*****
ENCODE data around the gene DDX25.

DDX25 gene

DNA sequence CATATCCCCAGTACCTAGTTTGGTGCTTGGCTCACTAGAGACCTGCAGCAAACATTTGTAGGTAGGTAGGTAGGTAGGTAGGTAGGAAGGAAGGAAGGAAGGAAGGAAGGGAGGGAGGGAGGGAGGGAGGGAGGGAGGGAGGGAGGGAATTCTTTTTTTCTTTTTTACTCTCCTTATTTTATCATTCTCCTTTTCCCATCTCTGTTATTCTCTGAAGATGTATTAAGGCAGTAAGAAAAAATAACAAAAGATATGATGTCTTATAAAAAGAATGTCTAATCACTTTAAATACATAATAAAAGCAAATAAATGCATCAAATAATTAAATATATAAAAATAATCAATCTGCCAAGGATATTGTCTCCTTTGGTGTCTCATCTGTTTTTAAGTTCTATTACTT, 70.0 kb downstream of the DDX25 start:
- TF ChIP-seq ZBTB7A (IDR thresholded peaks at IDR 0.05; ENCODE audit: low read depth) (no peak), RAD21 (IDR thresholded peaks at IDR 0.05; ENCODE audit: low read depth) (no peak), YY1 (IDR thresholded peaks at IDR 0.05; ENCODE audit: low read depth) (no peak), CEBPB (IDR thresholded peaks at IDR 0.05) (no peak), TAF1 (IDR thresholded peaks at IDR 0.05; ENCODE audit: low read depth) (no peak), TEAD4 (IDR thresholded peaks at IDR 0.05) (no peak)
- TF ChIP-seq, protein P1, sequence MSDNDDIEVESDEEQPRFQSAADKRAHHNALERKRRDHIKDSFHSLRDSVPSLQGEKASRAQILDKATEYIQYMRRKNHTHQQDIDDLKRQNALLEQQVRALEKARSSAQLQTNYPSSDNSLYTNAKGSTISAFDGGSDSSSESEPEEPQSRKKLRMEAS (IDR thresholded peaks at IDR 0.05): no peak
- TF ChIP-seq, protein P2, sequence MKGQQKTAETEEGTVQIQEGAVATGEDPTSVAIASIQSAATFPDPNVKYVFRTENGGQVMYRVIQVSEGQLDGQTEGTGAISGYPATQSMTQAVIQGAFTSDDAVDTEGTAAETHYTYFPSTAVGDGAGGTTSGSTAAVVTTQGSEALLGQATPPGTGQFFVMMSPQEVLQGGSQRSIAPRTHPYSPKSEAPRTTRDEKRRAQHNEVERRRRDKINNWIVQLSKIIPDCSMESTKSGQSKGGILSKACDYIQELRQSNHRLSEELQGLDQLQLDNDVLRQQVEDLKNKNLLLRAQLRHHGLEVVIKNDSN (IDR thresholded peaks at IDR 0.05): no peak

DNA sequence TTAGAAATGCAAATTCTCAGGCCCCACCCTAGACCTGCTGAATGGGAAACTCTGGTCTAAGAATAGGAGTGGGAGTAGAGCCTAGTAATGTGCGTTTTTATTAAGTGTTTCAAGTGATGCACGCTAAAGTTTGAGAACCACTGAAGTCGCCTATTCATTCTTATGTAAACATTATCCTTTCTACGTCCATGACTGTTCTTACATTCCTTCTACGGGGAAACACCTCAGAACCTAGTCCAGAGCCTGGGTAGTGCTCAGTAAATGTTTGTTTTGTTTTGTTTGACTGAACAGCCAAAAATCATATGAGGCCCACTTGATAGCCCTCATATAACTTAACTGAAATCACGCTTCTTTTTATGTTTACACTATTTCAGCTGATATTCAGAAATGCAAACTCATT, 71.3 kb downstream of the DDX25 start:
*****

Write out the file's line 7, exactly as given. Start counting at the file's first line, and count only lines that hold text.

DNA sequence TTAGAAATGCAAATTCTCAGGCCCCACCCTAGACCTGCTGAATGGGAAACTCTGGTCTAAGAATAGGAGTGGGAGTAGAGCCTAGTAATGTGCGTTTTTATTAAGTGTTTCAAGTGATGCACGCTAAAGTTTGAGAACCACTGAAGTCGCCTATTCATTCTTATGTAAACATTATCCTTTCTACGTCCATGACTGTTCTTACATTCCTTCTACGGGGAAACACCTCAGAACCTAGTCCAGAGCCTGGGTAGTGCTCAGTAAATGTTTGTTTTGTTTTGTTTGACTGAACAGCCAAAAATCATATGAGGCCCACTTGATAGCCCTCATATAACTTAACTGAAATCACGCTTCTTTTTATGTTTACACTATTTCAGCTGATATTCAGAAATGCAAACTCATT, 71.3 kb downstream of the DDX25 start: